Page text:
Deafness accessibility and the case for live chat support

When it comes to running a business, you need to offer adequate deafness accessibility — it’s the law. Deaf customers have a right to use your services and access support.

One area that can prove a challenge for deafness accessibility is remote, real-time customer service. That is, communicating live with deaf customers who are not there in person.

You might turn to helpful tools like hearing loops, high-quality headsets, and microphones when supporting service users with reduced ranges of hearing. But that won’t be enough for everyone.

So, how can you improve deafness accessibility when it comes to providing real-time customer service?

Here, we make the case for offering live chat support.


The law

The law states that both employers and those that provide goods and services to the public must make reasonable adjustments to help people with disabilities. This includes the deaf and hard of hearing.

As an organisation, then, making reasonable adjustments means providing equipment and services to make your offering accessible despite the disability in question.

In terms of deafness accessibility, this would mean offering equipment or provisions that:

  • • Make it as easy as possible to hear

And/or

  • • Circumvent the need to hear

Failure to make such adjustments counts as disability discrimination. This occurs when a disability becomes a reason that a person has been placed at a disadvantage or not treated as well as an able-bodied person. Importantly, such discrimination doesn’t need to be intentional for it to be unlawful.

In no uncertain terms, businesses are legally required to ensure accessibility for deaf people.


The shortfalls of major service channels

One area where deafness accessibility is always sought is customer service. Unfortunately, many popular support channels are not suitable or difficult to use for deaf people.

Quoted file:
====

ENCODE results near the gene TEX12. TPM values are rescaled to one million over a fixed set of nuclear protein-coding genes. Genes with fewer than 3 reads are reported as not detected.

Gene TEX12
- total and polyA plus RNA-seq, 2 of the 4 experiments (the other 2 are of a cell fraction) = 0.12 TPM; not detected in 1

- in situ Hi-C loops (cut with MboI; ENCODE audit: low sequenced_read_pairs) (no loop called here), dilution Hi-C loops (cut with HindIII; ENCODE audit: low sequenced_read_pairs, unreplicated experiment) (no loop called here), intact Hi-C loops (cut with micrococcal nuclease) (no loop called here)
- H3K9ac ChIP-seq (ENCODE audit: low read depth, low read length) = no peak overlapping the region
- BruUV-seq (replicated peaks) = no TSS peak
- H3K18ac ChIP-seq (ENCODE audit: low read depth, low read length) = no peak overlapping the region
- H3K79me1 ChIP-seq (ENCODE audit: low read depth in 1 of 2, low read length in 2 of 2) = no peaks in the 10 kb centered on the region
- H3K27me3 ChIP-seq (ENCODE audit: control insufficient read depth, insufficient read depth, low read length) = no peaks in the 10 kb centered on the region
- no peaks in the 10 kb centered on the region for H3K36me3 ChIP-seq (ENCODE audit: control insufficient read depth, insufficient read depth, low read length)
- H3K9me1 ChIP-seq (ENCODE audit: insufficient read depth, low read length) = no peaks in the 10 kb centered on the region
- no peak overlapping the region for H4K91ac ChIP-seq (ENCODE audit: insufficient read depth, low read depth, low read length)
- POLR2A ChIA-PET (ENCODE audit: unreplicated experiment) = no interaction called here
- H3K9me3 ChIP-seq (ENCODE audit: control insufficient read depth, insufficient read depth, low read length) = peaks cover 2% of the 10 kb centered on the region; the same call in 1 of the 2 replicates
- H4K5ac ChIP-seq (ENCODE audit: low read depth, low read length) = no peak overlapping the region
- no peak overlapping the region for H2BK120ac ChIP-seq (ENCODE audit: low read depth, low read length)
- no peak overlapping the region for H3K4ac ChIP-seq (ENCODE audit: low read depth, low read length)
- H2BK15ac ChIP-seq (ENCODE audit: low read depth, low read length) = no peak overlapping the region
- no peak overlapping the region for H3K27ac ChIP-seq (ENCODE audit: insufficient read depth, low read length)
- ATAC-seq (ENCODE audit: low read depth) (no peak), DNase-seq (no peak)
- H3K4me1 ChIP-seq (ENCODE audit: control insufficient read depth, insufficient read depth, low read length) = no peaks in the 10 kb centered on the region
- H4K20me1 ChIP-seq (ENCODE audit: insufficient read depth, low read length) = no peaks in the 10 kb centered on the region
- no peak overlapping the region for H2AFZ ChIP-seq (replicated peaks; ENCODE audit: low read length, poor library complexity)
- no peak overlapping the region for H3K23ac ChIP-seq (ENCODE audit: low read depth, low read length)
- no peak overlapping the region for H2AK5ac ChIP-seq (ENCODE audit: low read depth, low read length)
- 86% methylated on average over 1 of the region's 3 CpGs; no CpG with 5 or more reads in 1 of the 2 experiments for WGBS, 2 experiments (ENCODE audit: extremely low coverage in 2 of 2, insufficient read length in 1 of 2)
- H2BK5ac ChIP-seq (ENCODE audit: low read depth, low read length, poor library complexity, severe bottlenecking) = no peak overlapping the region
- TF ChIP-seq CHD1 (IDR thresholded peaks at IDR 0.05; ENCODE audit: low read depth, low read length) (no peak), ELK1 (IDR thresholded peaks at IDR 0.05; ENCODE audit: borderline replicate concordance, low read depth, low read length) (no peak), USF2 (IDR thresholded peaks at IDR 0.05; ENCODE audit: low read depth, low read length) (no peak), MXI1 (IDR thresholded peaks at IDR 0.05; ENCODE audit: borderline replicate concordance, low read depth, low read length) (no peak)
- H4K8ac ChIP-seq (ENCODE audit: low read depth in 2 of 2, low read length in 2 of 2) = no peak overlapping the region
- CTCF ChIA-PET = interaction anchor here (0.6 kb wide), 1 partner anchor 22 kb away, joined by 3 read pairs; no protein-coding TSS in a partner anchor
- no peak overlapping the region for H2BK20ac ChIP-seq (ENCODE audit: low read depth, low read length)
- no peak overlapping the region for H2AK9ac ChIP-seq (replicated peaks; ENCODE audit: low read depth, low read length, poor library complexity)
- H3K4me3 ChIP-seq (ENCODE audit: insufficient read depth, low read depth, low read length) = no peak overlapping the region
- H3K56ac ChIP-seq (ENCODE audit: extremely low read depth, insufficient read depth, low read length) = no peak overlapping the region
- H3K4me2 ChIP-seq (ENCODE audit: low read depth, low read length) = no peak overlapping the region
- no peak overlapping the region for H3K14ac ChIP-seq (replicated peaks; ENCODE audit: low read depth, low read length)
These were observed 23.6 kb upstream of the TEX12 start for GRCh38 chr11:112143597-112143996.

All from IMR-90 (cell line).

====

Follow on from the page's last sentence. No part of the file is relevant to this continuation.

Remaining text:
Getting good customer service can be difficult and frustrating over calls for deaf people. Even where a reduced hearing range makes (tool-assisted) calls possible, the telephone channel still relies on the customer’s weak sense. Plus, some deaf people are not comfortable talking out loud, only compounding the issue.

The obvious option is to turn to text-based communication like emails and SMS messages. Such channels don’t put deaf people at a disadvantage. After all, they don’t rely on hearing to work effectively, and are just as accessible to the deaf and hard of hearing as to able-bodied customers.

But text-based channels aren’t perfect. Being restricted to email or SMS means that deaf people cannot easily access and benefit from live, real-time support. There’s no way of knowing when they might get assistance, or how long they’ll be waiting for a response.

So, this means that even common text-based service channels put people that are hard of hearing at a disadvantage.

This brings us to the case for live chat software.


Live chat for deafness accessibility

Live chat software enables immediate communication without relying on speech. For deaf service users, this unlocks the instant gratification that real-time communication brings to customer service. Even better, it does so without the problems associated with the telephone.

Offering a live chat channel means that your customers who are hearing impaired don’t miss out on the impact of real-time support — the kind you’d give them in-person.

Plus, there’s an extra bonus to using live chat for deafness accessibility: video chat functionality. WhosOn, for instance, offers a seamless feature to connect agents and customers via video chat. This can then allow agents capable of doing so to use sign language to communicate. And, as an added boon, they can send text-based support alongside the video, too.

Live chat software is an inclusive and highly accessible channel. It works for almost any service user and enjoys widespread popularity as a means to access support. But particularly for customers with a reduced hearing range, live chat offers fast, convenient, human support.


Deafness accessibility

Deaf and hard of hearing customers have the same need for real-time assistance as your other service users. They have the same right to customer support, and the same appetite for communication that suits them.

It is live chat that best answers these needs. By offering live chat support, you offer a channel that doesn’t require any extra effort from your deaf customers to use. Instead, they can get the same level of high-quality service as your able-bodied customers.

Simply, live chat makes real-time support equitable. It increases accessibility for all types of people — the hard of hearing included.


Useful links

Why messaging platforms haven’t (and won’t) displace live chat

When to use video chat support (and when not to)

Accessible customer service: is your business open?